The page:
A friend recently blogged about the Indian elections and wrote in his post about a tweet from the Aam Admi Party’s Somnath Bharti, in frustration as he wasn’t able to upload a video of his party workers being beaten up in Amethi, that he would have done so if the broadband would have been better. It struck my friend as funny, at the time, but it struck me as very telling. Amethi could be considered one of India’s VIP constituencies, a stronghold of the Gandhi family. Even an offhand comment about the inadequacy of the quality of broadband exposes how far away India really is from not just proving the internet to its people, but providing quality access. It also made me wonder how governments of the day blame YouTube for their communal law and order problems, given that YouTube is painfully slow to load in New Delhi itself most of the time – but I digress.
If TV adverts were anything to go by, India is nodding along to “what an Idea sirjee” and a plethora of celebrities are using 3G to post silly videos of each other. Urban youth have no concerns outside Facebook and Twitter, and everyone seems to have only content to create, with the speed of broadband a given.
And then there is the mainstream media which reports on what “Twitter” is saying about any given subject, and either feeds off gossip and opinions on the social media platform or then tries to lead the discussion over there by asking its patrons to tweet using hashtags. Just to put it in context, India’s Twitter base is roughly 33 million, which is 2.75% of India’s entire population.
And, as far as the two national parties go, the BJP manifesto speaks of an innovative and technology driven society that is globally competitive. It mentions e-government at some length. The Congress manifesto too, talks of connecting every village in India with broadband in three years to open ‘vast new opportunities’, but no specific employment opportunities in urban and sei-urban areas. Currently, Karnataka, which boasts of India’s IT hub Bangalore, is under a Congress government. On another note, the Aam Aadmi Party, India’s first urban underdog political party talks about using information technology to promote transparency and reduce corruption in government. There is no other specific reference to the potential of the internet in India.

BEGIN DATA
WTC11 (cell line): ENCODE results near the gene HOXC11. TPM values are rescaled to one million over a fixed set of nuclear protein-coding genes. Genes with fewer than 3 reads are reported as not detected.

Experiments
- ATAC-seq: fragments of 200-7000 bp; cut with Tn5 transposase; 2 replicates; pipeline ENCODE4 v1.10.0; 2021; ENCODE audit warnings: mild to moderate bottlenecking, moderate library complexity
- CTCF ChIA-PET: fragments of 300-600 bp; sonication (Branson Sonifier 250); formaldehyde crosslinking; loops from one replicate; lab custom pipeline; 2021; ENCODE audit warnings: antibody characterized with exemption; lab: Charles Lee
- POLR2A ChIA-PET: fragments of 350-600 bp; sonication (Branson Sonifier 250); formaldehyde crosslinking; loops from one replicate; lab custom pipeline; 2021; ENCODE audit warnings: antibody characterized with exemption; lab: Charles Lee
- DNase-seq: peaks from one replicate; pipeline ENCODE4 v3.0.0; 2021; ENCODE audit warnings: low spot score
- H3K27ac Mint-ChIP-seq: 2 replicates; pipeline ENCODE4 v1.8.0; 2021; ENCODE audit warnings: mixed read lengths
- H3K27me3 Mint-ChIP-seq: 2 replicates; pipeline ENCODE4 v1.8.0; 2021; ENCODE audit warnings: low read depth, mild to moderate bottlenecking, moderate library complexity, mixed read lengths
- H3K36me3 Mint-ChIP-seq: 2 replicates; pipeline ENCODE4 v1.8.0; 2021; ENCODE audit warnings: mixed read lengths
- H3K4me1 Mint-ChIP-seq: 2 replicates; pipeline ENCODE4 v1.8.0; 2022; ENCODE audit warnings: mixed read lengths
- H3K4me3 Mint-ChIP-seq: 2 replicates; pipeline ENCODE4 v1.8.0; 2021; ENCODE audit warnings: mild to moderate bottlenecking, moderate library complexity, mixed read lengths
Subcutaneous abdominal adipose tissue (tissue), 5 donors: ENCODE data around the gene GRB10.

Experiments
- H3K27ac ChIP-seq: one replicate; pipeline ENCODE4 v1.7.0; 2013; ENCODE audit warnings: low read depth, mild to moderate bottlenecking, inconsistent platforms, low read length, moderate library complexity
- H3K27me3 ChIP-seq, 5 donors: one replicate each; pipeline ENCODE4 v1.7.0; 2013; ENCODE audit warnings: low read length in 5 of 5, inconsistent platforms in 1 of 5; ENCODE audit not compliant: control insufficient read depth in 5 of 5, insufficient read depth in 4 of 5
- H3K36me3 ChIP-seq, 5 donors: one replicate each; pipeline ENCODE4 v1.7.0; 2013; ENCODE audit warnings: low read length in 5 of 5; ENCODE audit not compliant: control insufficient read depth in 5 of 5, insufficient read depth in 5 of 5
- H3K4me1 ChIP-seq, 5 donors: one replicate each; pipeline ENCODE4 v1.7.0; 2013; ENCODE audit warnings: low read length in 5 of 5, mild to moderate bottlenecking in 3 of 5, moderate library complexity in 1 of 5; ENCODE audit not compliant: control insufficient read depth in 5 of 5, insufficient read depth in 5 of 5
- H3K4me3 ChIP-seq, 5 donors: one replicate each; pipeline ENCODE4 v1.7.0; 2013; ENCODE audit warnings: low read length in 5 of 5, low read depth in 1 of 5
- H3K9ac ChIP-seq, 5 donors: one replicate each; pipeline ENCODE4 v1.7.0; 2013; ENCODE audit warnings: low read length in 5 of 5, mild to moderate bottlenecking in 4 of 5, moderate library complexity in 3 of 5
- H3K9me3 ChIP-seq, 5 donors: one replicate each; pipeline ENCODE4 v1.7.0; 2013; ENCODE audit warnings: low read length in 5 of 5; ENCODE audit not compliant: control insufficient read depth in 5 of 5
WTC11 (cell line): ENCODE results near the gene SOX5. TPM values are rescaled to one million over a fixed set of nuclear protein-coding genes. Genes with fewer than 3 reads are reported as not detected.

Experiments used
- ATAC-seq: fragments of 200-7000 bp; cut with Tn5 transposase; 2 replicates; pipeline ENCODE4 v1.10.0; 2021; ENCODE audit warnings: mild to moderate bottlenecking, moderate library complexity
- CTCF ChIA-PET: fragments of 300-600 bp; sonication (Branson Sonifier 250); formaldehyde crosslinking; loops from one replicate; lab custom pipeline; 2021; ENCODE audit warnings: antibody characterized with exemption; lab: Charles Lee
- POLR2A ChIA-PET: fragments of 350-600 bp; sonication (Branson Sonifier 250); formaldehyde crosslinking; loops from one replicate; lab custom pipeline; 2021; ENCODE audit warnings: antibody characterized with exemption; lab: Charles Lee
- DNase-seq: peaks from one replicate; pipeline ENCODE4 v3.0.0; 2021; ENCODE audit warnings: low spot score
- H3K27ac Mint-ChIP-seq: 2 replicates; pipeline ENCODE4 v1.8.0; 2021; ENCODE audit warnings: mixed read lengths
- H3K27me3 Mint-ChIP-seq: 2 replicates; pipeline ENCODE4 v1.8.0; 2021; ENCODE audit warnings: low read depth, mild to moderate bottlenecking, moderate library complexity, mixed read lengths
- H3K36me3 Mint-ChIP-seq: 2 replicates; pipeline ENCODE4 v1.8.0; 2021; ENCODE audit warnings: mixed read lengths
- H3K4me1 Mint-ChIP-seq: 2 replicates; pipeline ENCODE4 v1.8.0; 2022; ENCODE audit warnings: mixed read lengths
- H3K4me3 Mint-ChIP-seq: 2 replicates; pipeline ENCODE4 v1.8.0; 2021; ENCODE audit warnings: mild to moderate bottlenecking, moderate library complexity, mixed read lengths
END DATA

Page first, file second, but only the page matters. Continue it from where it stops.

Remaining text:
In fact, outside official lines in party mandates (and the most in the BJP’s), this election season has slowly seen the campaigns devolve from talk of development to the usual caste and communal equations. Therefore, it might be pertinent for them to be reminded about what is at stake right for the country in the coming years.
The numbers speak for themselves, released by the Telecom Regulatory Authority of India. As of February 2014, the number of broadband subscribers in India was 14.80 million, about 1.71% up from the previous month. Growing even more rapidly are the number of users access the internet through their mobiles or dongles, which stood at 42.81 million in February 2014, a growth of 2.05% from January 2014. The top five wired broadband providers in India are BSNL (9.98 million), Bharti (1.39 million), MTNL (1.10 million), YOU Broadband (0.37 million) and Beam Telecom (0.37 million). As for the top wireless broadband service providers, there is Bharti (10.60 million), Reliance (6.98 million), Idea (6.50 million), BSNL (6.38 million) and Vodafone (6.14 million).